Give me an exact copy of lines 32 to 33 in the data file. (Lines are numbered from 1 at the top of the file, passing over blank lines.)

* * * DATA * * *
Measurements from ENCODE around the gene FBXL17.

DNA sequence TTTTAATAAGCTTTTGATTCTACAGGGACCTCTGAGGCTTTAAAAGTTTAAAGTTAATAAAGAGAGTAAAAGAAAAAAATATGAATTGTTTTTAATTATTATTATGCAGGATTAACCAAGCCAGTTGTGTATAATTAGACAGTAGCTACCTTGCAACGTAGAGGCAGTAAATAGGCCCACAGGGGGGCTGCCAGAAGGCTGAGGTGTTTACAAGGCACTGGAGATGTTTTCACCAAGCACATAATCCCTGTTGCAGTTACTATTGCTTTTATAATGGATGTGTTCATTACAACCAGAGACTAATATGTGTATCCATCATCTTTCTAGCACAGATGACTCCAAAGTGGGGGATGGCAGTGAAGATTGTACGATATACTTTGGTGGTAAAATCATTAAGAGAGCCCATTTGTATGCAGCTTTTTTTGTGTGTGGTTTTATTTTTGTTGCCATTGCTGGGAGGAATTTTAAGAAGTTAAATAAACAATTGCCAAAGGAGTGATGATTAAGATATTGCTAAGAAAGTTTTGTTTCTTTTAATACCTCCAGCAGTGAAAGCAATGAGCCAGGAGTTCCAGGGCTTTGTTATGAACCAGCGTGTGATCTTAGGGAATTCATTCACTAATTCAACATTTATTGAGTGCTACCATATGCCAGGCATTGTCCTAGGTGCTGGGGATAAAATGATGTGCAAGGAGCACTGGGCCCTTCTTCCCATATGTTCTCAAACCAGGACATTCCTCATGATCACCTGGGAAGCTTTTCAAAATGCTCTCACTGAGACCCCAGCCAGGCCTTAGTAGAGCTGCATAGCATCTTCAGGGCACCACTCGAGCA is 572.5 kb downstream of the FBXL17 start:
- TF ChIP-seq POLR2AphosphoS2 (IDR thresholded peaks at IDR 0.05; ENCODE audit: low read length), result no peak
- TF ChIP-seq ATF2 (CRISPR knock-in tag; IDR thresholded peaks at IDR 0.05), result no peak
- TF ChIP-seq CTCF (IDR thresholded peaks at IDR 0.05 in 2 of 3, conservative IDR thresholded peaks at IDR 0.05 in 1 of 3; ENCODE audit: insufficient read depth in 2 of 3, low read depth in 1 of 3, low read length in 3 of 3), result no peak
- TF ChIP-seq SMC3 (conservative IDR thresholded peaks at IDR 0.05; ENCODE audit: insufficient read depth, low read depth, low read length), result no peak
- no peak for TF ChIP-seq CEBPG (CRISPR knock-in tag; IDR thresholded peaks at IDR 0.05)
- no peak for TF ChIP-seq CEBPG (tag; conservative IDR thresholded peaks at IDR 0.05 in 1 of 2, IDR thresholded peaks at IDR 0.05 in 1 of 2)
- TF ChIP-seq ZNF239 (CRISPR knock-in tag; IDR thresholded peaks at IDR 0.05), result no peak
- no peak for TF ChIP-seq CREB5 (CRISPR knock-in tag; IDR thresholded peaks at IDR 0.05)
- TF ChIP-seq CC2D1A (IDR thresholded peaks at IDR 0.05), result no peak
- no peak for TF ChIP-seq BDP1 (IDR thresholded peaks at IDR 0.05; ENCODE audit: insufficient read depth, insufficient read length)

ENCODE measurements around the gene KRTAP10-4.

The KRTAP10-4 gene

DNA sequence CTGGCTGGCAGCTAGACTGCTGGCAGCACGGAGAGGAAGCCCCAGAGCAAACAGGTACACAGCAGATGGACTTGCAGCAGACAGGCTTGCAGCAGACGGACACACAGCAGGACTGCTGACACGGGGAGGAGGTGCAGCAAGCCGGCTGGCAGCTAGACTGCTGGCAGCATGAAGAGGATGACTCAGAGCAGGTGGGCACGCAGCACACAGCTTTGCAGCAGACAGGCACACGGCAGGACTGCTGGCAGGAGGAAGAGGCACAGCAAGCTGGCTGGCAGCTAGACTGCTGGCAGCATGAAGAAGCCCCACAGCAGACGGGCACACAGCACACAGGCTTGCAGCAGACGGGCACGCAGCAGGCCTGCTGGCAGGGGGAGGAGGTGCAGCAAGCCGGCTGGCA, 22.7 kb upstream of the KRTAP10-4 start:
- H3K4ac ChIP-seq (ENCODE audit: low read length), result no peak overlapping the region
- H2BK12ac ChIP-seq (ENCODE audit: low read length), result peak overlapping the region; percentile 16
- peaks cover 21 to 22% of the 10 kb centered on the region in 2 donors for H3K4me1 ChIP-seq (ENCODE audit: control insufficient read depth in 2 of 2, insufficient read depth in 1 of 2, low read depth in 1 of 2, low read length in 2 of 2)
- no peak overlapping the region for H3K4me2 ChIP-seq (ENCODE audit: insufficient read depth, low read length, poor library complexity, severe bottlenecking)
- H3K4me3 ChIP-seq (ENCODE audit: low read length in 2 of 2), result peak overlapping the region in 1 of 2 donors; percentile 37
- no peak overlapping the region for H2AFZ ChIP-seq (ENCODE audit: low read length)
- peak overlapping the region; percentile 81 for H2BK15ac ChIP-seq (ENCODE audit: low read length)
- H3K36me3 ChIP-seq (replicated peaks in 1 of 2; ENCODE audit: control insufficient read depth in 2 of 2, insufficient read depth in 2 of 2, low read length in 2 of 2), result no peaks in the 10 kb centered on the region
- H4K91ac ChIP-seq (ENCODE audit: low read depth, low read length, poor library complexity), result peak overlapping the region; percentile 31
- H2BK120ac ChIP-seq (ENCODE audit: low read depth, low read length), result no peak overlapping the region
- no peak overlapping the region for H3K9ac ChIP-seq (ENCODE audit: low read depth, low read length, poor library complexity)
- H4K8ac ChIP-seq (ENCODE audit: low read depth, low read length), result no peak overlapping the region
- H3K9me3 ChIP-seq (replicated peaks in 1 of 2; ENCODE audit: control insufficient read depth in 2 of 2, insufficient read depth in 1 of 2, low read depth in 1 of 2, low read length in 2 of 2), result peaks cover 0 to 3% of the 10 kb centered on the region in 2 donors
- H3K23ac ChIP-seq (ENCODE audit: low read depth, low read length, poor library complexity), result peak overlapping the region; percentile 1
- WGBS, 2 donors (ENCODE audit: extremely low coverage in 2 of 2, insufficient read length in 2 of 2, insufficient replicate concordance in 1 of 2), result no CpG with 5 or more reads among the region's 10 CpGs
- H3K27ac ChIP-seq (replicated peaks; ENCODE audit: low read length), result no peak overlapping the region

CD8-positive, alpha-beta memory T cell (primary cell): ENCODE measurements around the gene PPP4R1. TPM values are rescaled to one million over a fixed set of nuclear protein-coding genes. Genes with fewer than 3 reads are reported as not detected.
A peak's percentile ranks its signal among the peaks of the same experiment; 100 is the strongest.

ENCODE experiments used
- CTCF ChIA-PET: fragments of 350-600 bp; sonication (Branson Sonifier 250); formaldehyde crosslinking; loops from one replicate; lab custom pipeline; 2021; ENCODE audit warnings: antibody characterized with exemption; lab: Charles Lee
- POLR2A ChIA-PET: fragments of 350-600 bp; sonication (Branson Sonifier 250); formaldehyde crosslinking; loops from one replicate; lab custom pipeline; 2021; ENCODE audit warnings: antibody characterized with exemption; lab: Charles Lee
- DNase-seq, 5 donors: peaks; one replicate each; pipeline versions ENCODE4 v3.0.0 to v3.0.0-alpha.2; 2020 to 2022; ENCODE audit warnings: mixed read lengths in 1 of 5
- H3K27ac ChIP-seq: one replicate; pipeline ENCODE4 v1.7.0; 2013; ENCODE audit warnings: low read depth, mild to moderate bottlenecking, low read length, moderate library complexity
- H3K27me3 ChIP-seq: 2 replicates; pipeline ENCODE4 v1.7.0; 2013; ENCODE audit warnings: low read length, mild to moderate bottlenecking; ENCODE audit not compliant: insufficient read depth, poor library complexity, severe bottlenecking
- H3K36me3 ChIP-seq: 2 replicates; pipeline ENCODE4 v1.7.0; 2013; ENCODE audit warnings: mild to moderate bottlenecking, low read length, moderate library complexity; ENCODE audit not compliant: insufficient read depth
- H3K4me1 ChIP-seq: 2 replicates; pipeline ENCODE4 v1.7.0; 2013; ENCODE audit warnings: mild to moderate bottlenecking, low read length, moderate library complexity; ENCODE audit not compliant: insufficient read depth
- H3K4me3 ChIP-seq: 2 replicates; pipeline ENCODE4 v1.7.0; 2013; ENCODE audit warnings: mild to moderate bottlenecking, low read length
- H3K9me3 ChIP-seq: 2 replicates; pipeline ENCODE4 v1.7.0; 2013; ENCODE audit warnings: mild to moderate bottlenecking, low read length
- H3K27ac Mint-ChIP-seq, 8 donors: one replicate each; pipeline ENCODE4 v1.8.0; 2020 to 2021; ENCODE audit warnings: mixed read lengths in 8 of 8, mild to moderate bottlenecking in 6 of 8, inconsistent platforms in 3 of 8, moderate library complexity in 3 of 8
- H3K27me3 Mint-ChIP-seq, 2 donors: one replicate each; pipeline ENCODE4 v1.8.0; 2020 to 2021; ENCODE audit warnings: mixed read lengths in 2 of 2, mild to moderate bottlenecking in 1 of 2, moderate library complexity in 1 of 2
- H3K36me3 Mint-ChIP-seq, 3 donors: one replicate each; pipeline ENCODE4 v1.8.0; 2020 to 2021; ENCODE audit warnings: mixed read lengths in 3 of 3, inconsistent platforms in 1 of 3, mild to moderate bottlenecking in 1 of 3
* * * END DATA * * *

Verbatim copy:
CD8-positive, alpha-beta memory T cell (primary cell): ENCODE measurements around the gene PPP4R1. TPM values are rescaled to one million over a fixed set of nuclear protein-coding genes. Genes with fewer than 3 reads are reported as not detected.
A peak's percentile ranks its signal among the peaks of the same experiment; 100 is the strongest.